ARTINI is a fabulous event mixing two of my favorite things – art and cocktails. Twelve local mixologists have created drinks inspired by works in the current exhibit at Corcoran, A Love of Europe: Highlights from the William A. Clark Collection. Preview events featuring the submissions have been ongoing this month (I know, I know, I should’ve told you earlier, mea culpa, it’s been a crazy time lately). Tonight you can sample Art & Soul and tomorrow try out Rasika from 6:30pm to 8:30pm at the respective restaurants. The Washingtonian is a co-sponsor and handles the voting, with the winning artini announced Saturday. The inspiration works will be on display that night as well.

The cocktail reception runs from 8pm to midnight, with $85 tickets for 1869 Society members and $100 for non-1869 Society members. That includes a cocktail bar, music by DJ Chris Nitti, and tours of both the Clark exhibit and Turner to Cezanne: Masterpieces from the Davies Collection. Proceeds support ArtReach, which provides free high-quality arts education programs to underserved communities in DC.

So many mixologists already take their inspiration from art. It’s a natural collaboration. Here’s a quick rundown of who’s on board and a few teasers to get you in the mood. Continue reading

We Love Arts

Edward Burtynsky: Oil

Highway #1, Intersection 105 & 110, Los Angeles, California, USA, 2003. Chromogenic color print. Photograph © Edward Burtynsky

Highway #1, Intersection 105 & 110, Los Angeles, California, USA, 2003. Chromogenic color print. Photograph © Edward Burtynsky

Thankfully for those of us in D.C. who love art, especially those with a particular fondness for photography, we have Paul Roth and the Corcoran Gallery of Art.  Over the past couple of years they’ve had an amazing lineup of photography exhibits, showcasing a dream team of photographers including Annie Leibovitz, Richard Avedon, Ansel Adams, and William Eggleston.  All known for completely different styles of photography (although it has been argued that Leibovitz is “copycatting Avedon“), there’s been a genre on display for everyone.  Continuing their record of hosting world class and historically important photography exhibits, the Corcoran opens Edward Burtynsky: Oil on Saturday.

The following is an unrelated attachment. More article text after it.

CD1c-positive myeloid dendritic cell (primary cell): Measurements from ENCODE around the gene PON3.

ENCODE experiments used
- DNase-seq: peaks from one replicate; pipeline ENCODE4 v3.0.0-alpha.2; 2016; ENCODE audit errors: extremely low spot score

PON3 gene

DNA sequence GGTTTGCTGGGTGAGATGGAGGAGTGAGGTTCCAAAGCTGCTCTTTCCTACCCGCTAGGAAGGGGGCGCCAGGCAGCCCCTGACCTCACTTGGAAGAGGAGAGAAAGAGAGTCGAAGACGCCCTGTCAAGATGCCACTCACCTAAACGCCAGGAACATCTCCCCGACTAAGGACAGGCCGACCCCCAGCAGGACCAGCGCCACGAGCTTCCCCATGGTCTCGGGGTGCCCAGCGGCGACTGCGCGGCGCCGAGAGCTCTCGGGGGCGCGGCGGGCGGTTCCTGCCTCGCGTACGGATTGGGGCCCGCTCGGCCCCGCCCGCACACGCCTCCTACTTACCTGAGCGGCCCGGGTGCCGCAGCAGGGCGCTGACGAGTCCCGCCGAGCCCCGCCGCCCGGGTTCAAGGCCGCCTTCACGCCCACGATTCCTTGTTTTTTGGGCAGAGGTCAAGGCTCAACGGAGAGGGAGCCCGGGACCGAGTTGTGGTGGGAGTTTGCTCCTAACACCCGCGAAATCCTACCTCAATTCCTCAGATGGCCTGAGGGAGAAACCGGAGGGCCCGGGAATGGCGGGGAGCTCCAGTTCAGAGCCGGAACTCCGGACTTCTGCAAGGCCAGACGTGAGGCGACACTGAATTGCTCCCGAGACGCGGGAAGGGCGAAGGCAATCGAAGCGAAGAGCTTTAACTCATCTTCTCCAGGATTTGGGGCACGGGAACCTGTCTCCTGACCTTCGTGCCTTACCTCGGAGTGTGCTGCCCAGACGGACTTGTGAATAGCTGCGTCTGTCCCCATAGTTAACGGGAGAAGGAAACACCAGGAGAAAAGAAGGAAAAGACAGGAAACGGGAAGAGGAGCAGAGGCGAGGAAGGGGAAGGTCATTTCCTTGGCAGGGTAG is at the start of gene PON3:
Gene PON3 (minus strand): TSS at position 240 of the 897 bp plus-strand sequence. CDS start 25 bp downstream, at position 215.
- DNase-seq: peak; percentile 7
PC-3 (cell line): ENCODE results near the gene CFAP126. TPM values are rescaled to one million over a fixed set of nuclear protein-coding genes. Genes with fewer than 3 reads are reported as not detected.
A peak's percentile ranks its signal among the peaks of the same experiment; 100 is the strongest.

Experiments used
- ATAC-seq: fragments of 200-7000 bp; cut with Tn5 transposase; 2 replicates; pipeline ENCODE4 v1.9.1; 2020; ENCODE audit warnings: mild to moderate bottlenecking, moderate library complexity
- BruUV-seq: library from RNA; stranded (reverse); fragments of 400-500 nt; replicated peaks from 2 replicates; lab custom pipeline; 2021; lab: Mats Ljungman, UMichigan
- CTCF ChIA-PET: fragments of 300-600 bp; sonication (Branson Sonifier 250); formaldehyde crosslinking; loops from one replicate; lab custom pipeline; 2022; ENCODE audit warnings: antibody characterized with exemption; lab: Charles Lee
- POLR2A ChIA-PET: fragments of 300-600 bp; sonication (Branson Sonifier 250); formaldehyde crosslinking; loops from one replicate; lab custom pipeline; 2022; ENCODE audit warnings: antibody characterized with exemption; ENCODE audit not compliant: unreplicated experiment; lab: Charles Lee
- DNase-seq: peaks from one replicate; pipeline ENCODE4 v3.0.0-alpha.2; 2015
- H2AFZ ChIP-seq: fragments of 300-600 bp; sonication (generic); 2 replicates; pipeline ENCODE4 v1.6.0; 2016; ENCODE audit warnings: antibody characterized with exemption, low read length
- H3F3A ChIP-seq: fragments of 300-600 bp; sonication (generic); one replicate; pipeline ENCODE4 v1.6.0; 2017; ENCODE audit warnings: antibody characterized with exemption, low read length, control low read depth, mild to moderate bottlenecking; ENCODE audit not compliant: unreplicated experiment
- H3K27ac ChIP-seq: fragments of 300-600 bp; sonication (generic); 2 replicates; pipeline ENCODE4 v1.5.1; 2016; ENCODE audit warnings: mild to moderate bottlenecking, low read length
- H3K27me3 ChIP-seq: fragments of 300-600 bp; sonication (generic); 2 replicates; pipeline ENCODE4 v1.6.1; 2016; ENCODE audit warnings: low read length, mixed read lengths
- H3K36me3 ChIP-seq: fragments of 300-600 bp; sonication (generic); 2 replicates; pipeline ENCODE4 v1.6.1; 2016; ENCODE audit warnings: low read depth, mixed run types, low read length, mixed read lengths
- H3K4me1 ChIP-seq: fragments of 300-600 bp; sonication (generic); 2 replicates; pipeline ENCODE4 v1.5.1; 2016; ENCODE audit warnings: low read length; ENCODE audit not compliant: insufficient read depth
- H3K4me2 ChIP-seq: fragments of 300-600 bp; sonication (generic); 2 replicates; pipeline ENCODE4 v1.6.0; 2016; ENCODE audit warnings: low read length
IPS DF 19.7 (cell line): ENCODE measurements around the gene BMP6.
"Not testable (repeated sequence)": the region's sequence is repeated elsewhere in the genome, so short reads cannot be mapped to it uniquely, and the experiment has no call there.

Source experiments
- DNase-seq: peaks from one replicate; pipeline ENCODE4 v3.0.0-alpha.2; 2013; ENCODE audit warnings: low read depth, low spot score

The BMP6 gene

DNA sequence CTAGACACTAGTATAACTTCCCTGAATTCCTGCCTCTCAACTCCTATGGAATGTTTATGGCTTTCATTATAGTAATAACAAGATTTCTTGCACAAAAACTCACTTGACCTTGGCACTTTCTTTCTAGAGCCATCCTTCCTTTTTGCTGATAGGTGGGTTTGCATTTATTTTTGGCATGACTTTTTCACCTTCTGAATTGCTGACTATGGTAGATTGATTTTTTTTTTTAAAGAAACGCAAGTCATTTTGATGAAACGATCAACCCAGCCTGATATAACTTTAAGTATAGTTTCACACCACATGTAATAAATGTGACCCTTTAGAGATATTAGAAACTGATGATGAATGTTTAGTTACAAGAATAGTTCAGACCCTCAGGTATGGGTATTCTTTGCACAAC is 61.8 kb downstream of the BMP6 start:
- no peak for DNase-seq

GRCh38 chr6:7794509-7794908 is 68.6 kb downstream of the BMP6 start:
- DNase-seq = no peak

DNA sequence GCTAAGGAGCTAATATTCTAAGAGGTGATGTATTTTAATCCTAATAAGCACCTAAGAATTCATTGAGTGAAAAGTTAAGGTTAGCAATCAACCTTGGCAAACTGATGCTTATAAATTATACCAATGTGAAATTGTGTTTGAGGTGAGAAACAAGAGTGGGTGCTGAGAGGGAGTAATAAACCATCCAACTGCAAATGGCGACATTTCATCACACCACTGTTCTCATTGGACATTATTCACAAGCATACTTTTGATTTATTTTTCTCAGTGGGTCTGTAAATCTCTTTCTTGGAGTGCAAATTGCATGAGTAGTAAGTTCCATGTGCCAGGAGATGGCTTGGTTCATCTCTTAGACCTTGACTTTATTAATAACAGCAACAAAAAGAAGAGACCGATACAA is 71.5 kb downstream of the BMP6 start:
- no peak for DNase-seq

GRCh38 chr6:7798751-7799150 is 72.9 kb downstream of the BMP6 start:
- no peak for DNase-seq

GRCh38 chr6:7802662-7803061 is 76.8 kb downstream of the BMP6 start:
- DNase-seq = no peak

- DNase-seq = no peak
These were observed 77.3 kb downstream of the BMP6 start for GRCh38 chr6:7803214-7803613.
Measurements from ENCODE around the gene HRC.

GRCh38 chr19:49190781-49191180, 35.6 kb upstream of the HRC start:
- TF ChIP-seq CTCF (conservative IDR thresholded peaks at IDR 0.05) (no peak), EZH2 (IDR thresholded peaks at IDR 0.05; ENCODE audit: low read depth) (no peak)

I don’t read art magazines.  I don’t read art blogs or subscribe to their RSS feeds.  I don’t have a degree in art history and I’ve never taken a photography class.  I prefer to learn about art by experiencing it first hand, by learning about it from others, or by pure coincidence.  About a year ago I was adding movies to my Netflix queue when I came across a documentary called Manufactured Landscapes.  I had never heard of Edward Burtynsky but was enticed by the description of this film about “an examination of industrialization and globalization”, a concept that has always been interesting to me as I tend to look at things from a 10,000 foot point of view.  Needless to say that when I watched this documentary I was immediately a fan of Burtynsky’s, not necessarily for his photographic abilities, but for what he was interested in showing his audience.  Leibovitz can show you glamorous photos of Angelina Jolie with perfect lighting and makeup, but no matter how impressive they may be, you are only left with feelings of lust or admiration.  On the other hand, when you see Burtynsky’s photo of three Bangladeshi men standing barefoot in a pool of oil, you are left with feelings of wonder, with sorrow, with relief that you have a desk job.  Burtynsky’s photos are not only beautifully executed pieces of art, but they make you think and want to know more, which takes his photography to the next level.

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The Daily Feed

Corcoran Cuts and Free Saturdays

Photo courtesy of
‘corcoran gallery of art 7.19.08 – 3496′
courtesy of ‘laura padgett’

The Corcoran Gallery of Art announced yesterday that it would be laying off about 5.6% of its staff and instituting a hiring freeze in attempts to make up a $4 million deficit this year. 18 employees, both entry-level and higher-ups were effected by the layoffs.

While this is another wave of bad news in the realms of both employment and the arts, the uptick is that the museum will offer free admission on Saturdays this summer in order to boost attendance.

Essential DC, Featured Photo, History, Life in the Capital, The District

Richard Avedon: Portraits of Power

The Generals of the Daughters of the American Revolution, DAR Convention,
Mayflower Hotel, Washington, D.C., October 15, 1963
© 2008 The Richard Avedon Foundation

There really isn’t a just way to describe how incredible and important Richard Avedon’s photographs are, at least in words that haven’t already been written or spoken.  He’s been called “America’s pre-eminent editorial portrait and fashion photographer” which is accurate, but he, like all master photographers, is also a great historian.  Richard Avedon: Portraits of Power, a new exhibit set to open this Saturday at the Corcoran Gallery of Art, has brought together more than 200 of his photos that cover over 50 years of his career and of American history, some of them having never been on exhibit or published.